“Somebody [weeks ago] asked me, ‘Are there too many restaurants in [Peachtree City or Senoia]?’ My initial response is, ‘You know what? It doesn’t matter. At some point something will happen to rightsize the industry’,” Maguire said. “Whatever it is something jacked up is going to happen where the people who are prepared for it will survive and redirect, and the people who aren’t will fall off the vine and die.”

[S]omething jacked up is going to happen where the people who are prepared for it will survive and redirect, and the people who aren’t will fall off the vine and die.”

— local business owner Frank Maguire

This has not been the first dire situation that Maguire has been a part of. During an LTL trucking strike in the 1990s, which caused woes to transporting goods cross country, he had to deal with being one of the only union trucking companies still working for about two weeks during that time. He was also a regional vice president for the northeast division of a major air freight company during 9/11.

“I’ve got a pretty good reference point of, ‘Well how bad could this possibly be?’ This is just as bad as 9/11. This is just as bad as that trucking strike. [But] it isn’t gonna last,” Maguire said, “Everything has a beginning and an end. You start where you’re at, have a plan, execute that plan, come out on the other end a little different than you were before, but you’re still the same.”

According to Maguire, the impact on the employees has been split. He has held conference calls to communicate with his staff regarding unemployment claims including applying, rules, and extra assistance. 

“It’s been a good learning lesson for our staff because a lot of them didn’t heed the warnings of having a budget, and emergency money, and things like that,” Maguire said. “So the people that had a budget and had emergency money are pretty well prepared. The people who don’t, they’re hurt.”

Maguire’s main focus, despite all the buzz, is to be able to drive in as much revenue as he possibly can. At the same time, he believes that he and other businesses need to be socially responsible with how they go about their operations. Maguire also noted that businesses that act socially irresponsible could ruin this opportunity.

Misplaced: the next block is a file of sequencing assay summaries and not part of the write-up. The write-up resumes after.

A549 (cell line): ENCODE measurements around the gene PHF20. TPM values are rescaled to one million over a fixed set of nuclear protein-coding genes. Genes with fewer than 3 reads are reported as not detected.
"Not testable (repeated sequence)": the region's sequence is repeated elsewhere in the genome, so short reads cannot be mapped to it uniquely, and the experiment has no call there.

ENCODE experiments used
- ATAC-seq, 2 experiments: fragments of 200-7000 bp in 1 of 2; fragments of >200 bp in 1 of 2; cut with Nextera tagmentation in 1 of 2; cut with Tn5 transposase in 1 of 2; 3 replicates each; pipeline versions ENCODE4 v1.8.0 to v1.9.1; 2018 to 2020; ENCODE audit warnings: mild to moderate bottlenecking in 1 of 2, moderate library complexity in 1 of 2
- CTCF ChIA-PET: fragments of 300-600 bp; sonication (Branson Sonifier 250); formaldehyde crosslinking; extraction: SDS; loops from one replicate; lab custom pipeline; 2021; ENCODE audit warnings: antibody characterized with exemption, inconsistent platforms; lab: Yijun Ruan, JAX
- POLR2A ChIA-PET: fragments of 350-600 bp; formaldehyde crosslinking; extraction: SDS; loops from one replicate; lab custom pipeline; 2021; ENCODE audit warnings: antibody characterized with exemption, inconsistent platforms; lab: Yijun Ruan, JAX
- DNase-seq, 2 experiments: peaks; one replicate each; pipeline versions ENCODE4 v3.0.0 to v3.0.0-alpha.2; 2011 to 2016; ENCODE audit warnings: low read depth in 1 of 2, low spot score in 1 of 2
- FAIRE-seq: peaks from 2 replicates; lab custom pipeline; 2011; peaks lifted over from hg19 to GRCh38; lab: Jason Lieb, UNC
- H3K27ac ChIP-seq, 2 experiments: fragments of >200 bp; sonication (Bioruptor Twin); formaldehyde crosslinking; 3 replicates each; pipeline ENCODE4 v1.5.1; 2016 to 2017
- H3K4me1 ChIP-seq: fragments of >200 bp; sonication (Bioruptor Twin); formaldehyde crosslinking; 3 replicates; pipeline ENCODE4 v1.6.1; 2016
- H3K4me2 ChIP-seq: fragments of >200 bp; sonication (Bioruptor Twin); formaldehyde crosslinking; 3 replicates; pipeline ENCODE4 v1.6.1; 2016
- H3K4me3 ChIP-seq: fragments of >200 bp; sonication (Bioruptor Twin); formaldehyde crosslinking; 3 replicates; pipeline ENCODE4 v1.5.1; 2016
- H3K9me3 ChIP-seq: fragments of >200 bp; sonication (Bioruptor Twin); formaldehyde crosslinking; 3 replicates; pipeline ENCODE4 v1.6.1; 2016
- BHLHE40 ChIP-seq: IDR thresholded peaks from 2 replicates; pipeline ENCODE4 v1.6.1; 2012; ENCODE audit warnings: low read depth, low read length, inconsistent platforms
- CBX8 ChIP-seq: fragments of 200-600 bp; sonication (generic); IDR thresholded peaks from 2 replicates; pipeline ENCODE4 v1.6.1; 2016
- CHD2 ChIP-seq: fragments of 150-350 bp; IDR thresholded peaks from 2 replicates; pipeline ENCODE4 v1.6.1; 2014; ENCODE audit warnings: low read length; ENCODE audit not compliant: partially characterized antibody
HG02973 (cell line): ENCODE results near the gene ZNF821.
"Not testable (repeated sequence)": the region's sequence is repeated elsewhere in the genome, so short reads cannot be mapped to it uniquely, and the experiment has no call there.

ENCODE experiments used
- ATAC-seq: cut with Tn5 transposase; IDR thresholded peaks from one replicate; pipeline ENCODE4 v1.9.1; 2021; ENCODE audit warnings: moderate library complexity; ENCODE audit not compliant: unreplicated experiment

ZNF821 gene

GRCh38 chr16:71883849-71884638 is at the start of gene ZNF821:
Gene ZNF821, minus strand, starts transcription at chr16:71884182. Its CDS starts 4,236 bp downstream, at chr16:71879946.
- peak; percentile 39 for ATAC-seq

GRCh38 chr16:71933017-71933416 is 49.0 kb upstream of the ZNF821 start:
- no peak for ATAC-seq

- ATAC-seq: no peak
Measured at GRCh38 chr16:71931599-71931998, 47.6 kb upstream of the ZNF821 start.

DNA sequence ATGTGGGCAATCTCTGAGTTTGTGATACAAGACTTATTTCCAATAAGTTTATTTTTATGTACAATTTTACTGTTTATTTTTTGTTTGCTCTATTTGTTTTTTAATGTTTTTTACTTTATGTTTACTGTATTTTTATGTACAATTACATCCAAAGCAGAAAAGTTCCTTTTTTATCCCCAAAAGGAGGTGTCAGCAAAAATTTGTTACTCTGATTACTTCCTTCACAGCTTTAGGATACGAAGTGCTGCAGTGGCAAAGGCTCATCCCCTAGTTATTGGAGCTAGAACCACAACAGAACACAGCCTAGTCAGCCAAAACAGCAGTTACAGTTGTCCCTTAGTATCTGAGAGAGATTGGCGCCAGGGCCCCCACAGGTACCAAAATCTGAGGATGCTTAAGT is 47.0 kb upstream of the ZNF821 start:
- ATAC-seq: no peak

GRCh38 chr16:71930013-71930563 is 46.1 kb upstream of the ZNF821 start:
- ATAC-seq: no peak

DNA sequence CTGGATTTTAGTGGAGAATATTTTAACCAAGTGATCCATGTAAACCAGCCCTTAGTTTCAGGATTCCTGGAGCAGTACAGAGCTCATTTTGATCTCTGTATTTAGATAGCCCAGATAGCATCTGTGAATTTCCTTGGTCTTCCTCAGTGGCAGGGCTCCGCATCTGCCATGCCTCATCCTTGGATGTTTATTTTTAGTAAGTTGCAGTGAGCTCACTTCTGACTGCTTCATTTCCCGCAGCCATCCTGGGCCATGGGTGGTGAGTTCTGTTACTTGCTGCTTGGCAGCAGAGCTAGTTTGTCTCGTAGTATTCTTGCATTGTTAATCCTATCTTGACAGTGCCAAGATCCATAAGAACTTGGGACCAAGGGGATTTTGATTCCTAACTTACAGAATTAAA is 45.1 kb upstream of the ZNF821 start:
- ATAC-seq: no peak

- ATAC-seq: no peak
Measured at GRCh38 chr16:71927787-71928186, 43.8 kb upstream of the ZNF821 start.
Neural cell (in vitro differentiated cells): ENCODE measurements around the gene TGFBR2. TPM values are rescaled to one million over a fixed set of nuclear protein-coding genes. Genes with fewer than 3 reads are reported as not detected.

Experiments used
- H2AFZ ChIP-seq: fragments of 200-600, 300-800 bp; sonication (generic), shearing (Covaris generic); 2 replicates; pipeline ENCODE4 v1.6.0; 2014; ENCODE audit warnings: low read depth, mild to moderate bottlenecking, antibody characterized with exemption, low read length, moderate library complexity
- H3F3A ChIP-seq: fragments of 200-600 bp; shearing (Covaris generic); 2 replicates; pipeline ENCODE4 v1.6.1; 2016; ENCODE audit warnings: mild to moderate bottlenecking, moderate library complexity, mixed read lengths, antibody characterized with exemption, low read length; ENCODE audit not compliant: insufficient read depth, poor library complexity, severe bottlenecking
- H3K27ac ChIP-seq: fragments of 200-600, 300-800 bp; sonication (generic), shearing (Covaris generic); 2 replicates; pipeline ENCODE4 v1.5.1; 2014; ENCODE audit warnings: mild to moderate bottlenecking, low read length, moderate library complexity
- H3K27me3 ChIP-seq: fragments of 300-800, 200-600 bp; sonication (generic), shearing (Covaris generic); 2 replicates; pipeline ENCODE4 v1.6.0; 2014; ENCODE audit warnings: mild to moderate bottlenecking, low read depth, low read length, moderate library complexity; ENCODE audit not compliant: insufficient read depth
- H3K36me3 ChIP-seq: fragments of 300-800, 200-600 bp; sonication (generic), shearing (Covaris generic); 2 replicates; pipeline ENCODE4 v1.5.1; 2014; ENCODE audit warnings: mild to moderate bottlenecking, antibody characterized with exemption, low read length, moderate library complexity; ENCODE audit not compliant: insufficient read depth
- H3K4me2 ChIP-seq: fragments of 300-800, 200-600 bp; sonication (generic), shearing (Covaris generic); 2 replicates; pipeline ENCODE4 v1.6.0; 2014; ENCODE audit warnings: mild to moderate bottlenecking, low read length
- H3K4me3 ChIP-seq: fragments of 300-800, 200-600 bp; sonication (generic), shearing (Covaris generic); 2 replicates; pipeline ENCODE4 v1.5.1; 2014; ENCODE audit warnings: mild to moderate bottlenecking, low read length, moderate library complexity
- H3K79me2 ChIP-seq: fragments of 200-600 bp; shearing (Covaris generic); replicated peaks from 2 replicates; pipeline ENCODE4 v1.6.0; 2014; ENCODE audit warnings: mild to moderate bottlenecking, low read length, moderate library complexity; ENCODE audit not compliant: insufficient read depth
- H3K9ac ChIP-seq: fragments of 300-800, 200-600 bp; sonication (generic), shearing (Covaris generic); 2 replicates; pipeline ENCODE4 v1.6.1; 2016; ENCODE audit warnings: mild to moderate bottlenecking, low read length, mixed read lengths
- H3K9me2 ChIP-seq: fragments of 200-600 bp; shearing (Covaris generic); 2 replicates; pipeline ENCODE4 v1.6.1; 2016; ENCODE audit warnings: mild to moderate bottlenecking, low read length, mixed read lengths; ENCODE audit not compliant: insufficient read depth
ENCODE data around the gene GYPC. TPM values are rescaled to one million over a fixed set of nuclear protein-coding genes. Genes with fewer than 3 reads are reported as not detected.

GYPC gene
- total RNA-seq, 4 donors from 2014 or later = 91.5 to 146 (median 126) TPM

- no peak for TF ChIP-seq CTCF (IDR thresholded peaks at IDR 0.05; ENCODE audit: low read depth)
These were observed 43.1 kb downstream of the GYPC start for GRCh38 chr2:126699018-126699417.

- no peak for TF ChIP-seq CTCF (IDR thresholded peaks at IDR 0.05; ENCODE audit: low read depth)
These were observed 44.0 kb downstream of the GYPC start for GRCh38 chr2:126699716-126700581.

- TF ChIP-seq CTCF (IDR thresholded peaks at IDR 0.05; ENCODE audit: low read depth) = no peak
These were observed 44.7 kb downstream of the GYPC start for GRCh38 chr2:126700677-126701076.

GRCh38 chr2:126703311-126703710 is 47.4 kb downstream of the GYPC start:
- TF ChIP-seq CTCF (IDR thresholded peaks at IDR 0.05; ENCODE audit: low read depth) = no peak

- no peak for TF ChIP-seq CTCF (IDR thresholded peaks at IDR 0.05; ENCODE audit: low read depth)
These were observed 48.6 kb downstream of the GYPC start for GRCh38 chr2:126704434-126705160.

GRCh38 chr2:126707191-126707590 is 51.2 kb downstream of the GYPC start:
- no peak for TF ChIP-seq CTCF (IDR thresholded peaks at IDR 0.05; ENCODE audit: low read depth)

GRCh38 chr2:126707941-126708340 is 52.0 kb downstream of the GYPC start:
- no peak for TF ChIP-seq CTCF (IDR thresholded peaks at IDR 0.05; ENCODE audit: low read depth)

“Restaurants kind of have a personality,” Maguire said. “[Reopening] is an opportunity to bring the restaurants back to life and then let us build from there.”

Is [this experience] going to leave a lasting impact on me? No. It just confirms everything that I’ve learned from those other experiences.”

— Frank Maguire

He has admitted that this has been a refreshing way to hit the reset button on his business. Maguire stated that he has had the opportunity to look at things and ask how he can improve, refine, and fix certain aspects of his restaurants.

“As a small business, you can react pretty quickly to things like this — shrink down, grow, change, redirect. We’re pretty nimble as far as industries are concerned,” Maguire said. “It also allows us to see who on our staff we want to keep, because you see how they react to stressful situations.”

Methods of maintaining social distance have already been thought out in both of Maguire’s restaurants. Thanks to the pub being 5,400 square feet and Crosstown being 7,400 square feet, the dining rooms are being reconfigured to utilize booths and use them as natural barriers. There will be no seating at their dining room tables.

Starting today, Crosstown Grille and Maguire’s Irish Pub have reopened for dine-in operations.

The staff will be required to wear masks and gloves on the job. The menus will also be laminated for easy sanitation. All bar operations will be shut down including any seating to stop anybody from congregating there, but alcohol will still be served at the booths. 

Curbside and GrubHub are still being offered. 

“I’m still an entrepreneur. I still own two businesses. I still employ 70-80 people, [and] I’m still going to do that,” Maguire said. “Is [this experience] going to leave a lasting impact on me? No. It just confirms everything that I’ve learned from those other experiences.”

Print Friendly, PDF & Email